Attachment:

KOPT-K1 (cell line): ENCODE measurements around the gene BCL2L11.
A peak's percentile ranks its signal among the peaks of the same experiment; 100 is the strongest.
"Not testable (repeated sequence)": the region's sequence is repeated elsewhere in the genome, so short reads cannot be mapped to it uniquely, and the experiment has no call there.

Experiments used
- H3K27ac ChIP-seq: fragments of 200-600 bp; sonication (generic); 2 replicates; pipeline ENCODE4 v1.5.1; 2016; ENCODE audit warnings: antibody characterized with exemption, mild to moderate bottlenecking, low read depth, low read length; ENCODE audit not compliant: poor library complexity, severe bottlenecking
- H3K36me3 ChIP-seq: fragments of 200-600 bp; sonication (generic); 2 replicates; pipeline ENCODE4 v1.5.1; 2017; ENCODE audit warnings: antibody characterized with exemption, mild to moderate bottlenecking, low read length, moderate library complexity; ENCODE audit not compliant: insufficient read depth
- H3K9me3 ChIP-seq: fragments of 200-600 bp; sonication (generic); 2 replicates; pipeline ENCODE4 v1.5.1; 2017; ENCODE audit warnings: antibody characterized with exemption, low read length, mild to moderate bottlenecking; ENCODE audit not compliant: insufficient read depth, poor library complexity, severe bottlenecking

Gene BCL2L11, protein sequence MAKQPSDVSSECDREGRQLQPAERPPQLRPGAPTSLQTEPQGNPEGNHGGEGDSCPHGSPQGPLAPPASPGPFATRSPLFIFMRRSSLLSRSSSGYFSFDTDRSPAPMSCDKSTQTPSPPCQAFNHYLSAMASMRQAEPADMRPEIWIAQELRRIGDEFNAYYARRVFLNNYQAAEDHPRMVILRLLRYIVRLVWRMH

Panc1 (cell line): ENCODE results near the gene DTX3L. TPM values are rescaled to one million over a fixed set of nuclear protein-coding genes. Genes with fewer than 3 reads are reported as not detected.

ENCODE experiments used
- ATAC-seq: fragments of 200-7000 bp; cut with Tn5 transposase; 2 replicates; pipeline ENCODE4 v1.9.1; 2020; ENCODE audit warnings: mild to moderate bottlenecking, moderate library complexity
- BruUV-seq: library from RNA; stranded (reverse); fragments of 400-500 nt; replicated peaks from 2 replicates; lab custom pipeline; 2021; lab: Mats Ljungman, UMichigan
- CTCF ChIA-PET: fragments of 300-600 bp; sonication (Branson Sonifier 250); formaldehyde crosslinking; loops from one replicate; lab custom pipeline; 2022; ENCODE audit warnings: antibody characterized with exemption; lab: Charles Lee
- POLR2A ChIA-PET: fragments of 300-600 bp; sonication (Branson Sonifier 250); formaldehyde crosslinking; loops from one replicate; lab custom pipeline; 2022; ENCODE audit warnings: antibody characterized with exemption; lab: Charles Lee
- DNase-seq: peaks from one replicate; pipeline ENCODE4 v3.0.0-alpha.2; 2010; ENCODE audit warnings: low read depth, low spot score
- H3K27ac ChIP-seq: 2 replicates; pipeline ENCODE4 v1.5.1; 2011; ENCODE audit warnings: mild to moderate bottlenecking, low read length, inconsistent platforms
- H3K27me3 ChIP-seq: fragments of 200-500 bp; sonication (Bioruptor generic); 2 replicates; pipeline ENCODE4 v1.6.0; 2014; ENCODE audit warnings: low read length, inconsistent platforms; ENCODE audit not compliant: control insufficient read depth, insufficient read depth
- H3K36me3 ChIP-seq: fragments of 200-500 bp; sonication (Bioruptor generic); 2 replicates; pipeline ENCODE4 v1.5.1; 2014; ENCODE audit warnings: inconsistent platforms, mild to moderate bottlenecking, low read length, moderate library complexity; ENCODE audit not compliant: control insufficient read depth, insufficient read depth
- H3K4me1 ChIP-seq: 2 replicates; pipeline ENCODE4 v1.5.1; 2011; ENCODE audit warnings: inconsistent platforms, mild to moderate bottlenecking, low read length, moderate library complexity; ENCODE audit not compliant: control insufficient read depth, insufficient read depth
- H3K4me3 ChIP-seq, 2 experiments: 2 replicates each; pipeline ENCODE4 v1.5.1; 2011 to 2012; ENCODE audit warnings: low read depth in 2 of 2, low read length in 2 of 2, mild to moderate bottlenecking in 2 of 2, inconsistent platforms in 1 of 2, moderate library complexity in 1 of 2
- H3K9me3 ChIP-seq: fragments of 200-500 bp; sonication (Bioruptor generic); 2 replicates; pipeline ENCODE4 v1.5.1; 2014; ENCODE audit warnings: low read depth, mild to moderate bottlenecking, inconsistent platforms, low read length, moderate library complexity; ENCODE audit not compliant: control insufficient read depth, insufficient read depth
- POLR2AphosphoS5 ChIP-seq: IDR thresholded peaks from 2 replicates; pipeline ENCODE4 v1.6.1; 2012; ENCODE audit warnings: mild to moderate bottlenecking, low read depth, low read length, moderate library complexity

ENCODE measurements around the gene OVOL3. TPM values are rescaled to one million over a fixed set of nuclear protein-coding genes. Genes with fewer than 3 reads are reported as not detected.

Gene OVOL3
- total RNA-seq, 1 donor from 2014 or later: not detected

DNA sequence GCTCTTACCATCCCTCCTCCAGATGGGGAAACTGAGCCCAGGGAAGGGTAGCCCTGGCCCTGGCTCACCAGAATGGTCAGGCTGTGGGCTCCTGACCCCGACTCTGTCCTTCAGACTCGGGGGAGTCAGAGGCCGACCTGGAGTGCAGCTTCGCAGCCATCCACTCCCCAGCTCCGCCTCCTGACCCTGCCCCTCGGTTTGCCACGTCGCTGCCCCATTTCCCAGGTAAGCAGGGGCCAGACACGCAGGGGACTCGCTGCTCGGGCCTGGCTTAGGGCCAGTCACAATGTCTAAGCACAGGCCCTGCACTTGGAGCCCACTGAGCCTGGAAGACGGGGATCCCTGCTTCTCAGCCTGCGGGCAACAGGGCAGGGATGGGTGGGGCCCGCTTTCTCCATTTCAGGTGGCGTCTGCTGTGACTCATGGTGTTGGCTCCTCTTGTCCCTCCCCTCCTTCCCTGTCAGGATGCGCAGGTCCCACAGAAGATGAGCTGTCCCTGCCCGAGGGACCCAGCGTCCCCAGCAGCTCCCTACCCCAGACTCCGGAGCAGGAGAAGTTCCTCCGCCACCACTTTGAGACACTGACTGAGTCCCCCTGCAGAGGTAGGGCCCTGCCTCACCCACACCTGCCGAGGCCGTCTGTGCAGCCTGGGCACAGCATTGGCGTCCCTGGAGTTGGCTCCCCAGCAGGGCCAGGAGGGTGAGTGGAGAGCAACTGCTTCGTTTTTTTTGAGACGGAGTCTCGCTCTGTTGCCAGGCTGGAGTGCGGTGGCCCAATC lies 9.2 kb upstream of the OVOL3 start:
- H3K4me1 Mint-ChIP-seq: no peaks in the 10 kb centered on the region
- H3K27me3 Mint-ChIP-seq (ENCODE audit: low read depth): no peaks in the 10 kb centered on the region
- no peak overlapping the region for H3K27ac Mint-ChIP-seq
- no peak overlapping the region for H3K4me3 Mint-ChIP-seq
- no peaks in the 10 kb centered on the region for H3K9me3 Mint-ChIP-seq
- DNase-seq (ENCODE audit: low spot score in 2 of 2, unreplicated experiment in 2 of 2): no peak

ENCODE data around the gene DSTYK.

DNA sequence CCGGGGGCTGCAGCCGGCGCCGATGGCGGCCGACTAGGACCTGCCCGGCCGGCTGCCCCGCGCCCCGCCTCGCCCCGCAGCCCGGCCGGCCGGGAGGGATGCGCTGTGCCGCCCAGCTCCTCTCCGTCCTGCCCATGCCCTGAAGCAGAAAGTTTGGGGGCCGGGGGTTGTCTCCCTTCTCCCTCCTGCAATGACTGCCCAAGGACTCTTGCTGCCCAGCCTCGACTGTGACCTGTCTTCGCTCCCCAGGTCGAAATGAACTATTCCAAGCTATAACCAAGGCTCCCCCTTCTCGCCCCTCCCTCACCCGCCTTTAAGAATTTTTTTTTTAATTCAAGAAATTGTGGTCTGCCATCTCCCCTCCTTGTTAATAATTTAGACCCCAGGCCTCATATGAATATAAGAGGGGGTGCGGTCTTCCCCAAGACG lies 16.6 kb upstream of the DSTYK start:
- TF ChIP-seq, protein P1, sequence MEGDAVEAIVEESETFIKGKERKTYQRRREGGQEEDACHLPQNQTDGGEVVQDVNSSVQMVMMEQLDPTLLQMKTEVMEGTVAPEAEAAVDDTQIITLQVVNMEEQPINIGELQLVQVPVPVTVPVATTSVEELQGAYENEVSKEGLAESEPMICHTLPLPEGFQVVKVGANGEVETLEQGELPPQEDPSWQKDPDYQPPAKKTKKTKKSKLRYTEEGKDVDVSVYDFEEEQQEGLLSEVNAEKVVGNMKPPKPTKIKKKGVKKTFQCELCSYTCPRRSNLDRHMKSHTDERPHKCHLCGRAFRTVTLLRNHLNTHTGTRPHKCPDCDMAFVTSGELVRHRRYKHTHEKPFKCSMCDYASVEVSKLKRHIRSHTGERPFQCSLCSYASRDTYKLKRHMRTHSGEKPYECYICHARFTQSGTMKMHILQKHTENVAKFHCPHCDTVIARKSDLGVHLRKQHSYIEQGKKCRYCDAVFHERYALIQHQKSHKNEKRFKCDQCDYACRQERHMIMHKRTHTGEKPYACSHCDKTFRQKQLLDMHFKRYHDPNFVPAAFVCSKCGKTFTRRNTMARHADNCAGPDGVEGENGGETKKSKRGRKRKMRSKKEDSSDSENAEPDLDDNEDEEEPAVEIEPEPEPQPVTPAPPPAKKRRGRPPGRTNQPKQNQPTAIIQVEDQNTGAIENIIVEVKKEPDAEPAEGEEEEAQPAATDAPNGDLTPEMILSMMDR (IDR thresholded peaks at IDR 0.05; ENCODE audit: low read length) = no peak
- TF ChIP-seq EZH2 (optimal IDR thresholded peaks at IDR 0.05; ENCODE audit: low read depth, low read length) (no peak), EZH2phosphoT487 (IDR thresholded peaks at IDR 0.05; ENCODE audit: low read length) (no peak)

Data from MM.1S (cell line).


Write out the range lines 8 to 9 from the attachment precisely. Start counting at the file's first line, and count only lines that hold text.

Gene BCL2L11, protein sequence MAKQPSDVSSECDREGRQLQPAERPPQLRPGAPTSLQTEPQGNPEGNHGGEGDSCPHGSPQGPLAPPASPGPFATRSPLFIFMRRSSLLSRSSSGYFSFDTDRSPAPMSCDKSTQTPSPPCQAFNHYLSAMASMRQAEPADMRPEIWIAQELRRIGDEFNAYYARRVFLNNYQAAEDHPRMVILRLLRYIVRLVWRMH

Panc1 (cell line): ENCODE results near the gene DTX3L. TPM values are rescaled to one million over a fixed set of nuclear protein-coding genes. Genes with fewer than 3 reads are reported as not detected.